Helicobacter pylori persistently colonizes the human gastrointestinal tract and is associated with chronic gastritis and, in some cases, peptic ulcer disease or gastric neoplasms. One factor in the persistence of this organism may be its inability to elicit a strong inflammatory response. Lipopolysaccharide (LPS) is a proinflammatory substance found in the cell walls of all gram-negative bacteria. H. pylori LPS has been found by several different measures to be less active than LPS from Enterobacteriaceae. This study addresses the role of CD14 and LPS-binding protein in the cellular response to H. pylori LPS. We report that H. pylori LPS activates mammalian cells expressing CD14 at much lower LPS concentrations than those for control cells not expressing CD14. The maximal activation of CD14-70Z/3 cells by H. pylori LPS also requires LPS-binding protein. H. pylori LPS at concentrations as high as 30 μg/ml does not elicit an interleukin-8 (IL-8) response from the epithelial cell line SW620 in the presence of CD14; 10 ng of Escherichia coli LPS per ml elicits a maximal IL-8 response. Furthermore, in contrast to some other types of LPS with little activity, H. pylori LPS does not inhibit the CD14-70Z/3 cell response to E. coli LPS. From these studies, we conclude that H. pylori LPS, though much less active than E. coli LPS, stimulates cells via CD14.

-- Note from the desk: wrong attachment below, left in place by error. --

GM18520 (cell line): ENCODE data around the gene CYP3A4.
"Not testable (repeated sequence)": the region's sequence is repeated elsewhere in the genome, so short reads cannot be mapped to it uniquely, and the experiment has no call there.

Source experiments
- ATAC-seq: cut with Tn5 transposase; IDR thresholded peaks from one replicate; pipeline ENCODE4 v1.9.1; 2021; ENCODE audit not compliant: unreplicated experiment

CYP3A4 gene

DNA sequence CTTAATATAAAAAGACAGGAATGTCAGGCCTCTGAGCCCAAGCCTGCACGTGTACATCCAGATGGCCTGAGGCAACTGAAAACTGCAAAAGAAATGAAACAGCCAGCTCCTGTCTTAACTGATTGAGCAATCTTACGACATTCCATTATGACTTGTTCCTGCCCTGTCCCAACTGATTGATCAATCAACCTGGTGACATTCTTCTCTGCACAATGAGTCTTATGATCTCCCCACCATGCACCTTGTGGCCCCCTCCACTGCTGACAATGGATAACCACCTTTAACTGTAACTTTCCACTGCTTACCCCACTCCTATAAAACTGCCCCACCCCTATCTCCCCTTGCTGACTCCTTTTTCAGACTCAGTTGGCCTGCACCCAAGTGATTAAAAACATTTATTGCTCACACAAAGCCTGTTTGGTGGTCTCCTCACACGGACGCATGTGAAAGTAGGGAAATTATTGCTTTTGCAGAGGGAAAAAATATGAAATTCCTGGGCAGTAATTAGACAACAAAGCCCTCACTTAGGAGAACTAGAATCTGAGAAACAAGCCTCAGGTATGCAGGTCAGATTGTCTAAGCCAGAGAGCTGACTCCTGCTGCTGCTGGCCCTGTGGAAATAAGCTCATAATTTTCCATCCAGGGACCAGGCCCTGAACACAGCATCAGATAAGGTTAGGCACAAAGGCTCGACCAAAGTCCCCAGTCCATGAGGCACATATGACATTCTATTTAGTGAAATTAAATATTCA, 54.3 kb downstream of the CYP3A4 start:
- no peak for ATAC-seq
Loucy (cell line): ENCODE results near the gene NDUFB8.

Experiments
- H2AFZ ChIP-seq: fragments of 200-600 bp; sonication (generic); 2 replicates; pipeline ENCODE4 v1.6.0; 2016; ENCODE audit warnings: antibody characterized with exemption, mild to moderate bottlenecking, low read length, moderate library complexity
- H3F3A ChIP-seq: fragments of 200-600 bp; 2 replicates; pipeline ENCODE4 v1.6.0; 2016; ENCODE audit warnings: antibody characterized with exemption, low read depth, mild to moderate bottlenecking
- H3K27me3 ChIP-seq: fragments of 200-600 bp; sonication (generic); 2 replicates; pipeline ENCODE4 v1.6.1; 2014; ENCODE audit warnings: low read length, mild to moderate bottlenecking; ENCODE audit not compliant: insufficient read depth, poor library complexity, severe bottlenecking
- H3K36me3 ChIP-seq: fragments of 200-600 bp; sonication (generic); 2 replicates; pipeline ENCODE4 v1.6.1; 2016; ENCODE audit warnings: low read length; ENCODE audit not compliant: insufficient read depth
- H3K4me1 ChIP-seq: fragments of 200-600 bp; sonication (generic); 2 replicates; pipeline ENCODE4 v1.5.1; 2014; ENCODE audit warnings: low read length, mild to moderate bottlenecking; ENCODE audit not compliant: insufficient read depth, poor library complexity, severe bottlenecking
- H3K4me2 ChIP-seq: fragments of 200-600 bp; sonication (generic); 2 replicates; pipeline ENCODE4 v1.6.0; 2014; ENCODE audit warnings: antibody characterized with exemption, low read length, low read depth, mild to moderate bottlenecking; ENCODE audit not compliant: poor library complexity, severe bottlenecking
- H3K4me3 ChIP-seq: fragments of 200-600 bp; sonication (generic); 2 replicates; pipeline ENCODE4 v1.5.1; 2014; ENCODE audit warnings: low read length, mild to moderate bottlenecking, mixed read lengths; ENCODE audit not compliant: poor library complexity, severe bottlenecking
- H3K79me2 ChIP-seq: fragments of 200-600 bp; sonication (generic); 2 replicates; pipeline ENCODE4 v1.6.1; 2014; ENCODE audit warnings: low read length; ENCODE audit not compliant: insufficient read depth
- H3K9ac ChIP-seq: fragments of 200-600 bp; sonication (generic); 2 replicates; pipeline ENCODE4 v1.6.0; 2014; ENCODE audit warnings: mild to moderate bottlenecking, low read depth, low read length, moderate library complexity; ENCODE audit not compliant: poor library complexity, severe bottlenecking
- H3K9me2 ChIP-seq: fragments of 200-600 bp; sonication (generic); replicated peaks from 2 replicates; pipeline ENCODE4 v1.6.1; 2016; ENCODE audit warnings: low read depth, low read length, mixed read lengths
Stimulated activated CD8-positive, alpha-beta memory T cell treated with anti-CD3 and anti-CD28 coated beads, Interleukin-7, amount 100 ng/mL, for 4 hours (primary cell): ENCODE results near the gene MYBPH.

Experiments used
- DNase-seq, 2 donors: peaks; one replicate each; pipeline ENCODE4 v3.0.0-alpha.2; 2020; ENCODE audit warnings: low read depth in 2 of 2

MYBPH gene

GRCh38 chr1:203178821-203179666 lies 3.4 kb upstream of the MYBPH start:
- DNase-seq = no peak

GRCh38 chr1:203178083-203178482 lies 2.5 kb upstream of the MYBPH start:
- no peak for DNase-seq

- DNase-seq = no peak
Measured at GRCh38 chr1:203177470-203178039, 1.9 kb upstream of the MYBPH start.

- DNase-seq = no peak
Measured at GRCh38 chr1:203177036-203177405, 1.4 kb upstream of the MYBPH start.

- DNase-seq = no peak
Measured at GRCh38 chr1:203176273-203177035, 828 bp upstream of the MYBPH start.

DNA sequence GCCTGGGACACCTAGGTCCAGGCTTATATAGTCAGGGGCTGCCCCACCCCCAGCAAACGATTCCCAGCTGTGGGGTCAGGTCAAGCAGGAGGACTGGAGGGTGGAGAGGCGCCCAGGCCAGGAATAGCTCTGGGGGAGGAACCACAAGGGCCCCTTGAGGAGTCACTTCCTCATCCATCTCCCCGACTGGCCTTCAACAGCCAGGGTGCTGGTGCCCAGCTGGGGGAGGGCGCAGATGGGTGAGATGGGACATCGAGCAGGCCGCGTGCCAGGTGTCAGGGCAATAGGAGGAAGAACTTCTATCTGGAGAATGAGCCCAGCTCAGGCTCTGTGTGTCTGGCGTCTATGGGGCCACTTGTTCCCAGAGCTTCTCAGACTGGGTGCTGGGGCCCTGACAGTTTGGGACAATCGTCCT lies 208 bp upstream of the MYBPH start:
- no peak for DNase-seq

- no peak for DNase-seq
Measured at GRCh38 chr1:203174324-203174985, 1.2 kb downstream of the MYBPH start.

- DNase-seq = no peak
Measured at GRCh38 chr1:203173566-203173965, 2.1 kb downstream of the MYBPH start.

All Science Journal Classification (ASJC) codes
- Infectious Diseases